By Stanley Blow III | December 24, 2015
Government projects have been in the spotlight lately in Waterbury — the new $5 million municipal complex, and the $130 million makeover of the State Office Complex that will again be home to 1,200 state workers.
But private development projects have been moving right along, too. Among them are a headquarters building for SunCommon, a coffee center on Route 100 in Waterbury Center, and housing on Blush Hill and Perry Hill.
In just under four years, SunCommon — a local solar installation company — has grown from 16 employees to 65.
The growth is especially evident at all-company staff meetings on Monday mornings.
Initially, all the employees could fit around a single table in the company’s rented space at the Energy Mill in Waterbury Center. Now, SunCommon has to book space at the Best Western Plus in Waterbury for everyone to fit into the room.
Local developer Pat Malone is working on a new 14,000-square-foot office building for SunCommon on Route 2, on land that’s been used in the past for a flea market.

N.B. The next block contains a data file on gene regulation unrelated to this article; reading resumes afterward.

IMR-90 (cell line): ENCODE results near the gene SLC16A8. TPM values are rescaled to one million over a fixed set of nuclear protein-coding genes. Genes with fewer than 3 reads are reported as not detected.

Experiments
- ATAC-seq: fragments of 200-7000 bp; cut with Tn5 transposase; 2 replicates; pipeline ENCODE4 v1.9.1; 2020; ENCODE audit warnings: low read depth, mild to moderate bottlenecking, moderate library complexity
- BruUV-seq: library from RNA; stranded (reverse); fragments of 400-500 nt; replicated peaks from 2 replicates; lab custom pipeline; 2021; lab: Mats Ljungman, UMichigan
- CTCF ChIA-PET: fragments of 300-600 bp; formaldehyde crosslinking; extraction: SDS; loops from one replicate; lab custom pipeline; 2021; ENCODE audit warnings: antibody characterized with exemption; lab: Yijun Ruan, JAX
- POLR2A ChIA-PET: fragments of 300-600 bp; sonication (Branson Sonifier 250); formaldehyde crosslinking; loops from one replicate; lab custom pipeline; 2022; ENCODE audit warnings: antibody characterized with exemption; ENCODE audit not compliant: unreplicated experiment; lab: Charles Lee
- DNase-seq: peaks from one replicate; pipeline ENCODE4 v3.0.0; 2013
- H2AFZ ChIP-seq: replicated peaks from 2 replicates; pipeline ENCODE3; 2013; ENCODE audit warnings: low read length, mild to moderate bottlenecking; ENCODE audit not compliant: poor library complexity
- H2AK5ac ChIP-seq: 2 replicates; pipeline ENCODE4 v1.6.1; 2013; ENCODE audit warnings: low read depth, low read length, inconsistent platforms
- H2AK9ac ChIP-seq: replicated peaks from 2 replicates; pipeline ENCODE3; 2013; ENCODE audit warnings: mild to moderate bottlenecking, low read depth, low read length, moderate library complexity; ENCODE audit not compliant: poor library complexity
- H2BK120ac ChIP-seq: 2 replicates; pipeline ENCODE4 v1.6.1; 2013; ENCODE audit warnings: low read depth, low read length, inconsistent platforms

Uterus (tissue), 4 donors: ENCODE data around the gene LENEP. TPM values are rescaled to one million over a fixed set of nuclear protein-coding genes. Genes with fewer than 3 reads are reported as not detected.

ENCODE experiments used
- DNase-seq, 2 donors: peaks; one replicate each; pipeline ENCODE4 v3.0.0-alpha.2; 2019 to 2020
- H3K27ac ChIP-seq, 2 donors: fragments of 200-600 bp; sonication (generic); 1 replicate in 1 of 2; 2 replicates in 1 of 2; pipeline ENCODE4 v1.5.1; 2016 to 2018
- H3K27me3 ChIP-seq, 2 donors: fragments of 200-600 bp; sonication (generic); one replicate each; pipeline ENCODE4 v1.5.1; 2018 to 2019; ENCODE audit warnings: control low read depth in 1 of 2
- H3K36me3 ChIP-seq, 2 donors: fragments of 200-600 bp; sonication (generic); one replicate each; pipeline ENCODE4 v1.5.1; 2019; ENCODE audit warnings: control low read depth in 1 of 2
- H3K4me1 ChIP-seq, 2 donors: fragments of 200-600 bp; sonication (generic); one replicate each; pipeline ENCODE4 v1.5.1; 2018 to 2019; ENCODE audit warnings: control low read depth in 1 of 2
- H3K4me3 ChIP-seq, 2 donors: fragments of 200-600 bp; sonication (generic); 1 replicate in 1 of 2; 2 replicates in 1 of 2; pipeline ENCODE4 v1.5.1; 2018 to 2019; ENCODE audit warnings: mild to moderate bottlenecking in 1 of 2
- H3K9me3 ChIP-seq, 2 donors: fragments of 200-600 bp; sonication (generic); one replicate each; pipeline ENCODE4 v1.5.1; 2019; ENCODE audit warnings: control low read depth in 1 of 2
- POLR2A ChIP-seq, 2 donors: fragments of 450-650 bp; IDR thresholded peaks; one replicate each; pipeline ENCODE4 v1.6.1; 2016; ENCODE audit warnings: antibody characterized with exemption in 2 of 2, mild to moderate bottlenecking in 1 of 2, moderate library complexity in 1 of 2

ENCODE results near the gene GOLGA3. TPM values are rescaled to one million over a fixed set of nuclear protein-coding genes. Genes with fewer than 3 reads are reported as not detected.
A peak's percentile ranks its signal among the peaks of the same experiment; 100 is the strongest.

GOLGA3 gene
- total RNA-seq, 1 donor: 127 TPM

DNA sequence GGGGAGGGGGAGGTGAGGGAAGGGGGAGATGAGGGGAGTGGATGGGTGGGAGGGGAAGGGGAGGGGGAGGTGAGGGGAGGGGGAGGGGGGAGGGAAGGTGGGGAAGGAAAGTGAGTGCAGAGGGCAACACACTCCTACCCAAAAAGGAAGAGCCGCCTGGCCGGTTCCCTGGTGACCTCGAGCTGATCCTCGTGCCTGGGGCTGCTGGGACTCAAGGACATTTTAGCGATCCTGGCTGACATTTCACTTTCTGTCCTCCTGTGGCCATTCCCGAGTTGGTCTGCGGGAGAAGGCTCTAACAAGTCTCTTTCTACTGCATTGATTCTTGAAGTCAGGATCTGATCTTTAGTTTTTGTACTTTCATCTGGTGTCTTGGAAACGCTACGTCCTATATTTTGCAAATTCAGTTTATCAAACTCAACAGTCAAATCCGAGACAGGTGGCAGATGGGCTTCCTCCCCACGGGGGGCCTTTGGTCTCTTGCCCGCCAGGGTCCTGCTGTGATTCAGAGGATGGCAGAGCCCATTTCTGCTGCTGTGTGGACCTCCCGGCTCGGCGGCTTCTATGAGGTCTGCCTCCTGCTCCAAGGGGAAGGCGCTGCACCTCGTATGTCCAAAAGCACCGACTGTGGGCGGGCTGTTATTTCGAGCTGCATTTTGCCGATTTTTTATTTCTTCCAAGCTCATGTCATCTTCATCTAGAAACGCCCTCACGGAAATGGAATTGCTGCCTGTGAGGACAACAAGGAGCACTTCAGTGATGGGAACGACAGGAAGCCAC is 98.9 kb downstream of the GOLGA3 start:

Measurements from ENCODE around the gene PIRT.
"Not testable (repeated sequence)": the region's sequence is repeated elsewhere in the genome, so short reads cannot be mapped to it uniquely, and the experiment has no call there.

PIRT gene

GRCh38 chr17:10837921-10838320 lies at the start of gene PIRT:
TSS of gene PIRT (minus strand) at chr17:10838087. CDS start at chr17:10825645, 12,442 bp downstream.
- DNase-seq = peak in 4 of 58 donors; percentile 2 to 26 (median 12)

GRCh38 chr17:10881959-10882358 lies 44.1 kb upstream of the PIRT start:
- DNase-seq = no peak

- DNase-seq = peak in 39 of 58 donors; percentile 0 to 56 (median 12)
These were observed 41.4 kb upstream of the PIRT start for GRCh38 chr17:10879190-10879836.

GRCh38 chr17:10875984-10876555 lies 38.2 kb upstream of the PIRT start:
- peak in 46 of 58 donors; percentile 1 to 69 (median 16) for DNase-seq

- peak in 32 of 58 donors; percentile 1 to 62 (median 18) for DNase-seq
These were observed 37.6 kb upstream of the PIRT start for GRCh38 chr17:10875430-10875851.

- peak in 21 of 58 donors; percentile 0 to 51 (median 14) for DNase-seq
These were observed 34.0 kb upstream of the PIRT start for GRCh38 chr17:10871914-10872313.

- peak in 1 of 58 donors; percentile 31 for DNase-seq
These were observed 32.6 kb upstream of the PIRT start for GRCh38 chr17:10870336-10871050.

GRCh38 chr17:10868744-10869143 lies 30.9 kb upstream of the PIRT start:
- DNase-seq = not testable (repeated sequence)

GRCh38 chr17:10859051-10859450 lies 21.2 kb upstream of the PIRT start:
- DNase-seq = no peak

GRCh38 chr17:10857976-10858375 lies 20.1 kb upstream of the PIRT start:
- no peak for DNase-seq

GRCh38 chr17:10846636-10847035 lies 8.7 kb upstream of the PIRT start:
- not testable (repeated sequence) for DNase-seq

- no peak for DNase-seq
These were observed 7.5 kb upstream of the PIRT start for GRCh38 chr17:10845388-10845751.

Malone will lease about 60 percent of the building —8,500 square feet — to SunCommon, and hopes to rent the rest to other businesses.
Much like SunCommon’s current space, the new building will be net-zero, meaning it will produce as much energy as it uses, said company co-founder Duane Peterson.
The roof will have solar panels, and everything — right down to the heating system — will be sun-powered.
“If we wanted to burn fossil fuels, we’d have to pour them on the ground and light them,” Peterson said of the new building.
The company will install charging stations for the electric cars in its fleet; the chargers will also be available for public use.
The new office will be close to downtown, which will give employees easy access to shops and restaurants, which should, in turn, help out the village economy, Peterson said.
Malone said the offices could be completed as soon as next spring, especially given the unseasonably mild weather this year. “I sent a letter to the weather gods, and they’re cooperating,” Malone said.